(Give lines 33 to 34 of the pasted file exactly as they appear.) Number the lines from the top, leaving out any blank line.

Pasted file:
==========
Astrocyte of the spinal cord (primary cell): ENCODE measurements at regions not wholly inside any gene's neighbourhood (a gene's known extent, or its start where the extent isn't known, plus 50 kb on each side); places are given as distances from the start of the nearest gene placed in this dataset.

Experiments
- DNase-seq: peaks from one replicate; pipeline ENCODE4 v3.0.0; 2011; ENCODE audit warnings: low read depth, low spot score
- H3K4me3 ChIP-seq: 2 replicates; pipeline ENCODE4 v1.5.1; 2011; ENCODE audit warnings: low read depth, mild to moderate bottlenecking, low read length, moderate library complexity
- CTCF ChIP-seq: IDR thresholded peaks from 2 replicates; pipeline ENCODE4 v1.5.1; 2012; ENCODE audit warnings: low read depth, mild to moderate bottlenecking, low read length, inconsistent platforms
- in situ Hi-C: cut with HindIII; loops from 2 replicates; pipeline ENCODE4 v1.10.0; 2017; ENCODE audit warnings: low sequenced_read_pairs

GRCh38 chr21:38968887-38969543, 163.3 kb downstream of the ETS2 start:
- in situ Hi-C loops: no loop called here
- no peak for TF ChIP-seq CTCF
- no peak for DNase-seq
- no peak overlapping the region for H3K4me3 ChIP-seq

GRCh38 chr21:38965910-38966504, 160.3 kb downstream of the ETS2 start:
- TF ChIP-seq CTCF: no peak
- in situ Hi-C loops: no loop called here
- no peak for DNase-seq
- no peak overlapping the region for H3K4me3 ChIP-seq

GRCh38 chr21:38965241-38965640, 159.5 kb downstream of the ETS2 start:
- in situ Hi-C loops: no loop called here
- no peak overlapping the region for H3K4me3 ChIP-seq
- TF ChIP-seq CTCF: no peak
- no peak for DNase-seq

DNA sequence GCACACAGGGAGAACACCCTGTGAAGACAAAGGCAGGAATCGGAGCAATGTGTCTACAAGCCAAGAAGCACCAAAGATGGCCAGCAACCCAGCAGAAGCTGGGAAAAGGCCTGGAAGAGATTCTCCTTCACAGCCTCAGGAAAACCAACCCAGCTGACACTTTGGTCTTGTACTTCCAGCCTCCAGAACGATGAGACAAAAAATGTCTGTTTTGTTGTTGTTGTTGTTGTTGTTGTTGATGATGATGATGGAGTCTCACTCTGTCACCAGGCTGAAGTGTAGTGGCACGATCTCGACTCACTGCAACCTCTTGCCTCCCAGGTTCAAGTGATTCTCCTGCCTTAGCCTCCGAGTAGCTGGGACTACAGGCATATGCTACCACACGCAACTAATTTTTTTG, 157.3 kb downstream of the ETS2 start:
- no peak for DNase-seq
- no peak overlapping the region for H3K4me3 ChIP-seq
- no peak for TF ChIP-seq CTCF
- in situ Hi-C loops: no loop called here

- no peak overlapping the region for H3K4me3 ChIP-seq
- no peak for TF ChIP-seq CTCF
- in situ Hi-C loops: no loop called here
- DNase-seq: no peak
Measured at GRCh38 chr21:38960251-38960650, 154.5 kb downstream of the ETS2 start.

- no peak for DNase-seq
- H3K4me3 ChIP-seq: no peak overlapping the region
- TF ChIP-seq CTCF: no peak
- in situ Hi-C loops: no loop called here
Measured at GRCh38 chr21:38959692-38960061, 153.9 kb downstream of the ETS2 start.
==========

- H3K4me3 ChIP-seq: no peak overlapping the region
- TF ChIP-seq CTCF: no peak